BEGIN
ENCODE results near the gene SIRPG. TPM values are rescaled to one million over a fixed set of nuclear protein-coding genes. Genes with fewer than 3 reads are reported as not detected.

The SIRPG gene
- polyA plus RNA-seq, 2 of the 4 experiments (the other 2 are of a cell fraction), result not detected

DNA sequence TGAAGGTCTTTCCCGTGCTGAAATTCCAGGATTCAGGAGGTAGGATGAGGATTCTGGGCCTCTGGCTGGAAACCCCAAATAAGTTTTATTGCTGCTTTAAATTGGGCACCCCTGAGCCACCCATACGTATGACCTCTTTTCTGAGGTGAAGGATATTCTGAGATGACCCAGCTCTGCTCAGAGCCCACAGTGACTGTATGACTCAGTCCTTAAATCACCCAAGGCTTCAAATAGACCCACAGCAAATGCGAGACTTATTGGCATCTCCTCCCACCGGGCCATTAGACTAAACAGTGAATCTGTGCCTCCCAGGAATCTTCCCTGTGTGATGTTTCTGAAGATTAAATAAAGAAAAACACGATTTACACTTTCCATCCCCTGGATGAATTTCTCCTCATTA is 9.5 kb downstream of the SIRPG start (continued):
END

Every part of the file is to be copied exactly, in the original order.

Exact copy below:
ENCODE results near the gene SIRPG. TPM values are rescaled to one million over a fixed set of nuclear protein-coding genes. Genes with fewer than 3 reads are reported as not detected.

The SIRPG gene
- polyA plus RNA-seq, 2 of the 4 experiments (the other 2 are of a cell fraction), result not detected

DNA sequence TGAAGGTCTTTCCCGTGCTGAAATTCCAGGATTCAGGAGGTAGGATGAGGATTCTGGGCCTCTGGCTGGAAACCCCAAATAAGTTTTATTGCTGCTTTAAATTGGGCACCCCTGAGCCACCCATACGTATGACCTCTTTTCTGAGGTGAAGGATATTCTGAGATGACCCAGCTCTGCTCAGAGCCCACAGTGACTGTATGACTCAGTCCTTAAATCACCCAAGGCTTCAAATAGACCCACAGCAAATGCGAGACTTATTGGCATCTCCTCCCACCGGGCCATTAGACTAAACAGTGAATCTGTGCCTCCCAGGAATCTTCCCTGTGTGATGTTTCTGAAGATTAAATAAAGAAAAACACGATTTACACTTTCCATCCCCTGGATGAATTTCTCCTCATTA is 9.5 kb downstream of the SIRPG start (continued):